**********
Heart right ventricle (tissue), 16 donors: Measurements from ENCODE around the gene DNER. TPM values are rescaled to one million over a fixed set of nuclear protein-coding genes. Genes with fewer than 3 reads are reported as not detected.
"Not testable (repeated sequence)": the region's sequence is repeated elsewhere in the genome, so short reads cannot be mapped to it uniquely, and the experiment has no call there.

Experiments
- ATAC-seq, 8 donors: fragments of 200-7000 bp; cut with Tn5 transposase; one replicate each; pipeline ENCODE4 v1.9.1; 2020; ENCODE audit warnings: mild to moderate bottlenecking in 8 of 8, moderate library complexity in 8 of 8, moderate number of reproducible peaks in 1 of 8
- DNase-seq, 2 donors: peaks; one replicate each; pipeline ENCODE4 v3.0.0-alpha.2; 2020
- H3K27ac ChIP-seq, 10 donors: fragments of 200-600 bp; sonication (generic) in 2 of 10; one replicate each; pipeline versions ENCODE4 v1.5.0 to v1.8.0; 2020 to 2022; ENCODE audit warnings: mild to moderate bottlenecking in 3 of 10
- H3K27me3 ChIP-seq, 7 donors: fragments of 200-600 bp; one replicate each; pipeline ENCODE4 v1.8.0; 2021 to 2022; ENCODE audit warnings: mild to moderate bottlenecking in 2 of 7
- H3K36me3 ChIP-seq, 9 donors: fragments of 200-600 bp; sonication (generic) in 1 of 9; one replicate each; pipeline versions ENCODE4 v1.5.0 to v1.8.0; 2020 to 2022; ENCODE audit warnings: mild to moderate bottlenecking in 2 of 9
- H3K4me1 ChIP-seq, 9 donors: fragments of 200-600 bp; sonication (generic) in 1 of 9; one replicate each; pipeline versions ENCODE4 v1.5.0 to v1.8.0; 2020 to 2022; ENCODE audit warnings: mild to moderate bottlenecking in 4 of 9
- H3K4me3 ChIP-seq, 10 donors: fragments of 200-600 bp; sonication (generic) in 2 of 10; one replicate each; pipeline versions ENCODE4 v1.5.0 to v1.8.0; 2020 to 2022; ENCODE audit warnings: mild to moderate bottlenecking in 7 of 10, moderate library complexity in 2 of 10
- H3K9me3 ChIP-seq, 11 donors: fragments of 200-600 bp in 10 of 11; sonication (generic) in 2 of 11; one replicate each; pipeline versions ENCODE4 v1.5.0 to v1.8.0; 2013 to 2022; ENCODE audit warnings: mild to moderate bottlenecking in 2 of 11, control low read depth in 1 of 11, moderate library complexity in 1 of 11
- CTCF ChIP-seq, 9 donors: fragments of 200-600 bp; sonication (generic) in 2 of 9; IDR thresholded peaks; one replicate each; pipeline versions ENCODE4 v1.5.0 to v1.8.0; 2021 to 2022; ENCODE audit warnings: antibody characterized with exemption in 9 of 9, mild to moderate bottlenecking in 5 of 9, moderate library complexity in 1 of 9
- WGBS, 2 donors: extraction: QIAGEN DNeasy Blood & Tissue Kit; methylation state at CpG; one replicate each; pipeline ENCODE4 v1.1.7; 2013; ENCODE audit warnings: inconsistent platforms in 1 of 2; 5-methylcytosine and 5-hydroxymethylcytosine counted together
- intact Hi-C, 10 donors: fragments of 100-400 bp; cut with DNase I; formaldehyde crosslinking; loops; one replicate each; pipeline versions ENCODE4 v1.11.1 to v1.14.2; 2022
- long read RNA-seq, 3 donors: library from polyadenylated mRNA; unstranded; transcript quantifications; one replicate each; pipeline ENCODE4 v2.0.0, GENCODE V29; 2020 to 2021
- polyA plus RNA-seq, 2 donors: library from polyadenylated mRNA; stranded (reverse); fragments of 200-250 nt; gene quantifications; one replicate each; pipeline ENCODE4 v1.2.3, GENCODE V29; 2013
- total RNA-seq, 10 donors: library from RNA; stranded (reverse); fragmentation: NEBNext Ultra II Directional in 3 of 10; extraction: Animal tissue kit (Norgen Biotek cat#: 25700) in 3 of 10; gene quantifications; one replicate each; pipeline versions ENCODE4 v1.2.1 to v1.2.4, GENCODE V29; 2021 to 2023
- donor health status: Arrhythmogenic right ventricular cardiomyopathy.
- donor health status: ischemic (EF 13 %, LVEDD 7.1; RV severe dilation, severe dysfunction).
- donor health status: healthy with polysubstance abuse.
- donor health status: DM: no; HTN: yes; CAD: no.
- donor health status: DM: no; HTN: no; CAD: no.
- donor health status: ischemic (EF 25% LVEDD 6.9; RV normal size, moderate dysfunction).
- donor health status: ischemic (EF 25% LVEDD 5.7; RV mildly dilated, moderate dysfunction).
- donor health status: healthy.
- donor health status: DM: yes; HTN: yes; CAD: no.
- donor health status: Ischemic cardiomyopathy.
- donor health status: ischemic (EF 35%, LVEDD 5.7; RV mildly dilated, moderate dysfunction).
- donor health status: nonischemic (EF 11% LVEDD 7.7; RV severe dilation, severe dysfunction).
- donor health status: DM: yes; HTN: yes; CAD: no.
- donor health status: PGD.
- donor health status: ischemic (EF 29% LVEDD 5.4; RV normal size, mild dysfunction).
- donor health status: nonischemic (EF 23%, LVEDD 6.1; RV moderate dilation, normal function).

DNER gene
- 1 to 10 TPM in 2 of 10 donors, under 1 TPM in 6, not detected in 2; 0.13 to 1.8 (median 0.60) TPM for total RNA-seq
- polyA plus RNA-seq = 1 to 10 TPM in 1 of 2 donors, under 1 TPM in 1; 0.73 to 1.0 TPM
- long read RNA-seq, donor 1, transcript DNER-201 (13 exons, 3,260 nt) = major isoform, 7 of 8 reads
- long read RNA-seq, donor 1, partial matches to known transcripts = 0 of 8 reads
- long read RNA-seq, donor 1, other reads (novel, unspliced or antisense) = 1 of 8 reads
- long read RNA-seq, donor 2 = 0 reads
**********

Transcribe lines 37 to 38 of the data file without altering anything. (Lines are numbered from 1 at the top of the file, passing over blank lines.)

- long read RNA-seq, donor 1, transcript DNER-201 (13 exons, 3,260 nt) = major isoform, 7 of 8 reads
- long read RNA-seq, donor 1, partial matches to known transcripts = 0 of 8 reads